St Paul's Cathedral, in the heart of London's financial district, has always occupied a delicate spot between God and Mammon. The tent protest on its doorstep has turned it into an excruciating one.
The domed church, which survived the blitz while London burnt in World War Two, has lost two senior clergy over its handling of the anti-capitalist protesters who set up camp over two weeks ago, after being blocked from the nearby London Stock Exchange.
The uninvited guests have ignited a clash between Church of England principles and the practicalities of running London's largest cathedral, which attracts 820,000 visitors from around the world a year.
It would have been impossible for St Paul's to give full-throated support to the protests, said Paul Bickley, a commentator with religious think tank Theos.
St Paul's can challenge the City but it can't be against the City. Those bankers are part of its parish, he added.
Money and morality are entangled in a stand-off that has thrust Britain's main Christian church into an unwanted spotlight.
Chris Potter, archdeacon of the St Asaph diocese in Wales, said the authorities had bungled the situation.
They must get a lot of resources from the City of London. Like all of us, they are compromised, he told Reuters during a visit to the encampment.
Canon Giles Fraser, a senior cleric in charge of the cathedral's ties to the City of London financial district, quit last week after his initial defence of protesters backfired as numbers grew.
The Dean, Graeme Knowles, resigned on Monday after first closing the cathedral doors to visitors and then recanting as daily revenues of up to 20,000 pounds evaporated.
The City of London Corporation, the local authority, was expected to warn protesters on Tuesday that they must move their tents within 48 hours or face legal action.
St Paul's, rebuilt by architect Sir Christopher Wren in the 17th century after the Great Fire of London, styles itself as a centre for arts, learning and public debate.
Its location in the financial district makes it both a critic and a beneficiary of the largesse of big business.
St Paul's website lists the benefits of corporate partnership schemes including free entry for staff and discounts on conference and entertaining facilities.
It had income of more than 15 million pounds in 2010, most of it coming from admission fees. However, it raised an additional 40 million pounds from charitable donations in the last decade to help restore its white stonework, with global banks such as Goldman Sachs, UBS and HSBC contributing.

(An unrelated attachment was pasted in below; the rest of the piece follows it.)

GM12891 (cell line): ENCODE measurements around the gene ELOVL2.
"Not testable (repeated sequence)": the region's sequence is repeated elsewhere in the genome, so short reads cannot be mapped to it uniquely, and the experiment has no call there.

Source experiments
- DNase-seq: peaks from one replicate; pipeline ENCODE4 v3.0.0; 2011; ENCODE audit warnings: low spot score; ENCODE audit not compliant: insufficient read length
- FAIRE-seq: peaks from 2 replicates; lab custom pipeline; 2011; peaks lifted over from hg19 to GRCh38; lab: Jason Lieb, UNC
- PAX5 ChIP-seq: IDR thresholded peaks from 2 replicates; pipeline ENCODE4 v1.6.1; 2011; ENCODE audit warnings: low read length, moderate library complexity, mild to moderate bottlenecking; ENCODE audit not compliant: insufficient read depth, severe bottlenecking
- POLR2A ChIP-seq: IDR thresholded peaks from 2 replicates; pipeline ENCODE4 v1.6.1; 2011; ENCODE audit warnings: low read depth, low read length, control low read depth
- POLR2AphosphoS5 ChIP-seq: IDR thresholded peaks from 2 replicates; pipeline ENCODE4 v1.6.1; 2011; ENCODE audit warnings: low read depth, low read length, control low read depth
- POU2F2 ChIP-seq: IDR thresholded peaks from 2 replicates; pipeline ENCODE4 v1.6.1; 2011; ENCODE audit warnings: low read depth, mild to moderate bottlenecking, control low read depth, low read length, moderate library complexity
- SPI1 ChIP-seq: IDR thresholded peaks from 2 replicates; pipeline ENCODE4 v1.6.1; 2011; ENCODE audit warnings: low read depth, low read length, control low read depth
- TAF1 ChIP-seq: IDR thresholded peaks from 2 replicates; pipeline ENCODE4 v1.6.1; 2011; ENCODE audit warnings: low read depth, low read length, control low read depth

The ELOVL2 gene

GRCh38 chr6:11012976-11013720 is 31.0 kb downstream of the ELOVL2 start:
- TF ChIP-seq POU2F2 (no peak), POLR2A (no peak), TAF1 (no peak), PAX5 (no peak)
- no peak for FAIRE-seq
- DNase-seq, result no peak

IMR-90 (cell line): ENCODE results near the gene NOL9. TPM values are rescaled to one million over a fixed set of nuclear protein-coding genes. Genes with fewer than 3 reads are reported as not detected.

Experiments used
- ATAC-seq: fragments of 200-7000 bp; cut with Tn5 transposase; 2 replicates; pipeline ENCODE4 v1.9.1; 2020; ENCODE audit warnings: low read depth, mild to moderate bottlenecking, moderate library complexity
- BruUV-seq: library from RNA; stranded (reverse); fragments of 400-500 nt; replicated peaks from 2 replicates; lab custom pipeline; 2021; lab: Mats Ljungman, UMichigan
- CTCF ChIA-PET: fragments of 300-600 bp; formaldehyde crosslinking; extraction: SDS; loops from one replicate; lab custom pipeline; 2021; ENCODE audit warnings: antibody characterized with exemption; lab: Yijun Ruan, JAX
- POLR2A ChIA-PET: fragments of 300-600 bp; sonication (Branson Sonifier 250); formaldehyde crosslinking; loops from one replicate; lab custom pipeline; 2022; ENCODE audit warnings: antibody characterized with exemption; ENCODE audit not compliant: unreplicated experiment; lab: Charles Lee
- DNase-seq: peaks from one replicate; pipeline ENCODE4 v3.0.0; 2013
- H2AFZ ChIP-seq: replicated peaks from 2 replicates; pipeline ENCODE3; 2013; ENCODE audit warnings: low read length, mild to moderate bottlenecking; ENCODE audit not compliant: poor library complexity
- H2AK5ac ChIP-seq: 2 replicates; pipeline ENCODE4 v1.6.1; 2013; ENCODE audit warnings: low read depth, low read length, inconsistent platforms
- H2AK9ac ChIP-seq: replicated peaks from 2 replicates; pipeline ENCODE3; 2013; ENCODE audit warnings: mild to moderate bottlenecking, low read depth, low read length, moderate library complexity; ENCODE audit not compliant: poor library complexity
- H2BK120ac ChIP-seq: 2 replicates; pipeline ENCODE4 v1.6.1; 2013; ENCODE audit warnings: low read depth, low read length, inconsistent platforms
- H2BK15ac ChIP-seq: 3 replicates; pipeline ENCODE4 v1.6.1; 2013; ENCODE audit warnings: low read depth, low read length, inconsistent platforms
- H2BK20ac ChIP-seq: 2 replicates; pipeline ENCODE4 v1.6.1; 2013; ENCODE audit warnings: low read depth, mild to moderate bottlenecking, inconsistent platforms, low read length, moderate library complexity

Jonathan Bartley, a director of Christian think tank Ekklesia, said the cathedral's unique location heightened the dilemma it faces.
St Paul's will be very acutely aware of its position, its relationship with the City, he said.
The protests have also exposed contradictions in the position of the Church of England which has major investments in public companies. They are embroiled in the system they are criticising, added Bartley.
However, he said the Church of England had missed a golden opportunity to back up its criticism of the excesses of capitalism. This is their moment and they seem to have blown it, he said.
In his Christmas message last year, Archbishop of Canterbury Rowan Williams, head of the Church of England, accused society's richest people of failing to share the pain of economic crisis and spending cuts. The bearded cleric also courted controversy earlier this year when he criticised the policies of the Conservative-led coalition.
Protesters said the church needed to decide where it stood.
The church is a large institution which shares a working relationship with the City of London Corporation and government - powerful institutions, said Mark Weaver, 30, a musician.
They have had to question their role because of their faith, because they should be standing by the people rather than power, he added.
(Additional reporting by Avril Ormsby; editing by Andrew Roche)